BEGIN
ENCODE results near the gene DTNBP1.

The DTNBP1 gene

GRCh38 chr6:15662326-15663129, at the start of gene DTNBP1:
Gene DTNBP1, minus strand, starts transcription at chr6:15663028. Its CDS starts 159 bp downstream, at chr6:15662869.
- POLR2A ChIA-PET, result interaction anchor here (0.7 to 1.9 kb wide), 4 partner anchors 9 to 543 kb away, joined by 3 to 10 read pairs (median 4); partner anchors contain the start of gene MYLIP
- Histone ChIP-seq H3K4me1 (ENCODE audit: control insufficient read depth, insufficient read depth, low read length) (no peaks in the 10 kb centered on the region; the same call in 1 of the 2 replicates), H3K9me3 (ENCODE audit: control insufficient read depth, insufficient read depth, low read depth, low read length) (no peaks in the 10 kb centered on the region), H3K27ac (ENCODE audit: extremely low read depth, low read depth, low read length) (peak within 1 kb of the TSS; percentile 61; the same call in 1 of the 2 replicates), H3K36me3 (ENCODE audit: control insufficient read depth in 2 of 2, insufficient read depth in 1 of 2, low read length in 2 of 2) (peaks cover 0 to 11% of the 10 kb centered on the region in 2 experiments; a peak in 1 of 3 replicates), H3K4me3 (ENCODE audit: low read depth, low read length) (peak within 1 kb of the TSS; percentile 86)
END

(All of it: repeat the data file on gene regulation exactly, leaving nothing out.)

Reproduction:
ENCODE results near the gene DTNBP1.

The DTNBP1 gene

GRCh38 chr6:15662326-15663129, at the start of gene DTNBP1:
Gene DTNBP1, minus strand, starts transcription at chr6:15663028. Its CDS starts 159 bp downstream, at chr6:15662869.
- POLR2A ChIA-PET, result interaction anchor here (0.7 to 1.9 kb wide), 4 partner anchors 9 to 543 kb away, joined by 3 to 10 read pairs (median 4); partner anchors contain the start of gene MYLIP
- Histone ChIP-seq H3K4me1 (ENCODE audit: control insufficient read depth, insufficient read depth, low read length) (no peaks in the 10 kb centered on the region; the same call in 1 of the 2 replicates), H3K9me3 (ENCODE audit: control insufficient read depth, insufficient read depth, low read depth, low read length) (no peaks in the 10 kb centered on the region), H3K27ac (ENCODE audit: extremely low read depth, low read depth, low read length) (peak within 1 kb of the TSS; percentile 61; the same call in 1 of the 2 replicates), H3K36me3 (ENCODE audit: control insufficient read depth in 2 of 2, insufficient read depth in 1 of 2, low read length in 2 of 2) (peaks cover 0 to 11% of the 10 kb centered on the region in 2 experiments; a peak in 1 of 3 replicates), H3K4me3 (ENCODE audit: low read depth, low read length) (peak within 1 kb of the TSS; percentile 86)